In a March 2012 interview, Dr. AKG Nair, director of New Delhi's Pearl Institute of Fashion, echoed some of Singh's sentiments. "A lot has changed in the last two decades," he said. "The rigidity in industry has gone; there is more tolerance towards fashion." He also cited the growing maturity of India's fashion industry, which he said now "requires expertise of fashion forecasters, fashion merchandisers and fashion journalists, besides the designers, stylists and textile designers." 

In 2007, The Times of India reported that the Indian fashion industry was projected to grow from $48.7 million to $135.2 million (Rs. 270 crore to Rs.750 crore) by 2012. The industry is currently estimated at $129.8 million (Rs.720 crore), nearly tripling its value in the past five years. According to a report by the U.S.-based research firm NPD group, America’s fashion industry grew 1.9 percent in 2010, after a 5 percent decline in 2009, topping out at $192.7 million in revenue. The Associated Chambers of Commerce and Industry of India (ASSOCHAM) told The Economic Times in February that “the booming designer wear industry” is expected to cross the $1.98 billion mark (Rs. 11,000 crore) by 2020.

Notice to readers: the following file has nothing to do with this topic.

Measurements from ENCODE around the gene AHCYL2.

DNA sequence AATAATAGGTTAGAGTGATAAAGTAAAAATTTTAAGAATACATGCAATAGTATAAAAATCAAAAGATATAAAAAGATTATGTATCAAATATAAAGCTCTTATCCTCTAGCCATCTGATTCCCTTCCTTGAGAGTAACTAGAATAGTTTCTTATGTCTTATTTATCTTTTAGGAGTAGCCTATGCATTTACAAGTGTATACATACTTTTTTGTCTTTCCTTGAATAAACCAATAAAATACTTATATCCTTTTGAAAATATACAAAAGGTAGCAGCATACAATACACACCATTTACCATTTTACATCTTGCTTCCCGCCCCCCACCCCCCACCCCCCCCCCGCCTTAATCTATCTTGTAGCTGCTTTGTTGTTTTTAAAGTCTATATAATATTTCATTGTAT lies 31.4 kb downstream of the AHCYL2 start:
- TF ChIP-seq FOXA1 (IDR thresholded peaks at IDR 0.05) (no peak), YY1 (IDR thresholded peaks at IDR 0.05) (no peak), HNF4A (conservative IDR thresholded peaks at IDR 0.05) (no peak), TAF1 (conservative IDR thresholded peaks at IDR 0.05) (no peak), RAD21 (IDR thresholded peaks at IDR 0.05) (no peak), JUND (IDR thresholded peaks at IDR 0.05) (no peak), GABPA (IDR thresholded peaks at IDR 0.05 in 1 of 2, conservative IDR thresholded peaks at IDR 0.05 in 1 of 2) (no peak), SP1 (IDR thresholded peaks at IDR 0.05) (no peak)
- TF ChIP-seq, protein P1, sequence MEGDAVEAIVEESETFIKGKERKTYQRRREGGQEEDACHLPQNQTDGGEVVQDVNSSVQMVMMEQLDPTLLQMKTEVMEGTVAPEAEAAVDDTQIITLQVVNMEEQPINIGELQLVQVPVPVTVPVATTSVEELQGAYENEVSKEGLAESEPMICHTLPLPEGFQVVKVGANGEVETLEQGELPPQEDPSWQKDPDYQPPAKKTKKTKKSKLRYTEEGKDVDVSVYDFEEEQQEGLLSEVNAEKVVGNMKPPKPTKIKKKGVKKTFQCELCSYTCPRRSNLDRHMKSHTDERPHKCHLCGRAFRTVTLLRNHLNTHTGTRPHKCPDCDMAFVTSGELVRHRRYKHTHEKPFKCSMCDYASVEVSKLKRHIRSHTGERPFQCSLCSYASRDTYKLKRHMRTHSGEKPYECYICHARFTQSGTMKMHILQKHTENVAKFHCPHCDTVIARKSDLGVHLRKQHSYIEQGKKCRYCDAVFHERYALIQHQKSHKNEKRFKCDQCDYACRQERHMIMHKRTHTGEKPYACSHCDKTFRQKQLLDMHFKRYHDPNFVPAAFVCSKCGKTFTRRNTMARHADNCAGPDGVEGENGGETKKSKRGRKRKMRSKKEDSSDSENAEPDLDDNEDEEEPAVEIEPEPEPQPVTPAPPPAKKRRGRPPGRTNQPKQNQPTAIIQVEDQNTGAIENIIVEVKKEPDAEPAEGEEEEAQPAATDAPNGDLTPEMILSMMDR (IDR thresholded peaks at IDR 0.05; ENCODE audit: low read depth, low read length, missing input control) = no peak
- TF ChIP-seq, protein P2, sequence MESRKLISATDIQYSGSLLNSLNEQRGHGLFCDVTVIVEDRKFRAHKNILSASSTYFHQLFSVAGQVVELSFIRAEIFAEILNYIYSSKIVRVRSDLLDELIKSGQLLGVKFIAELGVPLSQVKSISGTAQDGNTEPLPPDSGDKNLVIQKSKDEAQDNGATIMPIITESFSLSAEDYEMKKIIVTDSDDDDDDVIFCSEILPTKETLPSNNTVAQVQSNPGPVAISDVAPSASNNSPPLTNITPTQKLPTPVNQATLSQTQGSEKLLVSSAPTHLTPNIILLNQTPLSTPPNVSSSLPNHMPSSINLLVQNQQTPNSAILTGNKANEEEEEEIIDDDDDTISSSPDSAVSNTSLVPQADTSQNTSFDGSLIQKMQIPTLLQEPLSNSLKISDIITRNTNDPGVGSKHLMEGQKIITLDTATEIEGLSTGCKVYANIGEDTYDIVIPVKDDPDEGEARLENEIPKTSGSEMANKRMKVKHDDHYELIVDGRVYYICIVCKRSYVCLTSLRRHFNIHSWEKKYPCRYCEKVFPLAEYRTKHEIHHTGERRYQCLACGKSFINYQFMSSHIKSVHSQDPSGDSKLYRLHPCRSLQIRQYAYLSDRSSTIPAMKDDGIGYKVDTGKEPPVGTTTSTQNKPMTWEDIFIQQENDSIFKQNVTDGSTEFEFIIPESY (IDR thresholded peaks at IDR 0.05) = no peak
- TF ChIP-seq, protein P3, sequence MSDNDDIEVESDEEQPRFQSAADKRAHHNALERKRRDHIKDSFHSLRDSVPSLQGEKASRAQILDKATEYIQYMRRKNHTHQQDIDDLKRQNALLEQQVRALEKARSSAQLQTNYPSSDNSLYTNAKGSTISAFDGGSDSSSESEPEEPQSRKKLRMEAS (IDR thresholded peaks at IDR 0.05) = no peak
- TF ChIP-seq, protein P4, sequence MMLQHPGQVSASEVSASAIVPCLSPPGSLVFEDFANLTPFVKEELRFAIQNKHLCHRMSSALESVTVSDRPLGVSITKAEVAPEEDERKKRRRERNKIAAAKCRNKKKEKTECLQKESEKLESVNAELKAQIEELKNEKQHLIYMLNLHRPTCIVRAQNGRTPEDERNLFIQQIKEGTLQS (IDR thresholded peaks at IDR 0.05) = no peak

"The designer wear industry in India is driven by higher disposable incomes leading to rising purchasing power, emergence of mall culture, changing sense of style, dressing and growing fashion consciousness among urbanites," said Mr. D.S. Rawat, secretary general of ASSOCHAM while releasing the findings of the group’s study.

Much of the growth in India’s fashion industry is due to the growing exposure of domestic designers who have gained international recognition. BPBFW hosted two international debuts over the weekend, Italian designer Claudia Antoni and Rizwan Ahmed of Pakistan. (The live introduction to Ahmed’s line included an added note from the presenter, mentioning BPBFW’s delight in hosting a Pakistani designer, despite India and Pakistan’s strained political relationship.)

“Coming to Bangalore Fashion Week is exciting for a designer from Karachi,” said Ahmed, whose collection, VIBGYOR, was named after the acronym for the colors of the rainbow. His garments capture the feel of South Asian elegance. Swarovski crystals adorned the brightly colored, ankle-length gowns. Most of his dresses included leggings — an authentic Indian touch with Mughal roots — with elaborate embroidery around the ankles. His collection was by far my favorite (and not just because Rizwan is a total babe). “India has the attention of the whole world right now,” he said. “If you make it here, you make it everywhere.”